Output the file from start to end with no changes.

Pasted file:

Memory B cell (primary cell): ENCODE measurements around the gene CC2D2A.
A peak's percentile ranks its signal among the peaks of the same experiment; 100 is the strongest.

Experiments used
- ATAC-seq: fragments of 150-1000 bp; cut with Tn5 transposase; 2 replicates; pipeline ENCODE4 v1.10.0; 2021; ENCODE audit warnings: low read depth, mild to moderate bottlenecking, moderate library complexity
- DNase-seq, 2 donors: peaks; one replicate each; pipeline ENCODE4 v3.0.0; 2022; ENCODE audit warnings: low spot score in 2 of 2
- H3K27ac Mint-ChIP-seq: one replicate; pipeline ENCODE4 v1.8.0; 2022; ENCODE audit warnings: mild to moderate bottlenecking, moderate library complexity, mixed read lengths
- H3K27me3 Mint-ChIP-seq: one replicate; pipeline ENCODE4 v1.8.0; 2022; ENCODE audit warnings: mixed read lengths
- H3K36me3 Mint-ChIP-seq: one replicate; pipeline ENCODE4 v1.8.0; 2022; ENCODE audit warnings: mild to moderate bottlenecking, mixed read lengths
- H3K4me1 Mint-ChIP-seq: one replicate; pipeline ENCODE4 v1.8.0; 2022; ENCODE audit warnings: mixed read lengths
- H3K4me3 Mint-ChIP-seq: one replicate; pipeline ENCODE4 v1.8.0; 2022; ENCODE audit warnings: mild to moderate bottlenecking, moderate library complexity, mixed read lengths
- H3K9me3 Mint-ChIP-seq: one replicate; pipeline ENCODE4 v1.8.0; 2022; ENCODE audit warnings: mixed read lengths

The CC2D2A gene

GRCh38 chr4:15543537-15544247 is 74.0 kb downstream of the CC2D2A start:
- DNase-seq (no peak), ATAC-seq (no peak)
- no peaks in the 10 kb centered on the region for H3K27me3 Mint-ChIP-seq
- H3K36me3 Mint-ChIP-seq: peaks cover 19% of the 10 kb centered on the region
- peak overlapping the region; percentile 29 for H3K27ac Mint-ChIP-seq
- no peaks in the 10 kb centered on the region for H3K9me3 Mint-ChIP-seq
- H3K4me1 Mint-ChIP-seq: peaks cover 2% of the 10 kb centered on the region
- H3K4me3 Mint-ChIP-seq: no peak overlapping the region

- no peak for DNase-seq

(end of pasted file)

Memory B cell (primary cell): ENCODE measurements around the gene CC2D2A.
A peak's percentile ranks its signal among the peaks of the same experiment; 100 is the strongest.

Experiments used
- ATAC-seq: fragments of 150-1000 bp; cut with Tn5 transposase; 2 replicates; pipeline ENCODE4 v1.10.0; 2021; ENCODE audit warnings: low read depth, mild to moderate bottlenecking, moderate library complexity
- DNase-seq, 2 donors: peaks; one replicate each; pipeline ENCODE4 v3.0.0; 2022; ENCODE audit warnings: low spot score in 2 of 2
- H3K27ac Mint-ChIP-seq: one replicate; pipeline ENCODE4 v1.8.0; 2022; ENCODE audit warnings: mild to moderate bottlenecking, moderate library complexity, mixed read lengths
- H3K27me3 Mint-ChIP-seq: one replicate; pipeline ENCODE4 v1.8.0; 2022; ENCODE audit warnings: mixed read lengths
- H3K36me3 Mint-ChIP-seq: one replicate; pipeline ENCODE4 v1.8.0; 2022; ENCODE audit warnings: mild to moderate bottlenecking, mixed read lengths
- H3K4me1 Mint-ChIP-seq: one replicate; pipeline ENCODE4 v1.8.0; 2022; ENCODE audit warnings: mixed read lengths
- H3K4me3 Mint-ChIP-seq: one replicate; pipeline ENCODE4 v1.8.0; 2022; ENCODE audit warnings: mild to moderate bottlenecking, moderate library complexity, mixed read lengths
- H3K9me3 Mint-ChIP-seq: one replicate; pipeline ENCODE4 v1.8.0; 2022; ENCODE audit warnings: mixed read lengths

The CC2D2A gene

GRCh38 chr4:15543537-15544247 is 74.0 kb downstream of the CC2D2A start:
- DNase-seq (no peak), ATAC-seq (no peak)
- no peaks in the 10 kb centered on the region for H3K27me3 Mint-ChIP-seq
- H3K36me3 Mint-ChIP-seq: peaks cover 19% of the 10 kb centered on the region
- peak overlapping the region; percentile 29 for H3K27ac Mint-ChIP-seq
- no peaks in the 10 kb centered on the region for H3K9me3 Mint-ChIP-seq
- H3K4me1 Mint-ChIP-seq: peaks cover 2% of the 10 kb centered on the region
- H3K4me3 Mint-ChIP-seq: no peak overlapping the region

- no peak for DNase-seq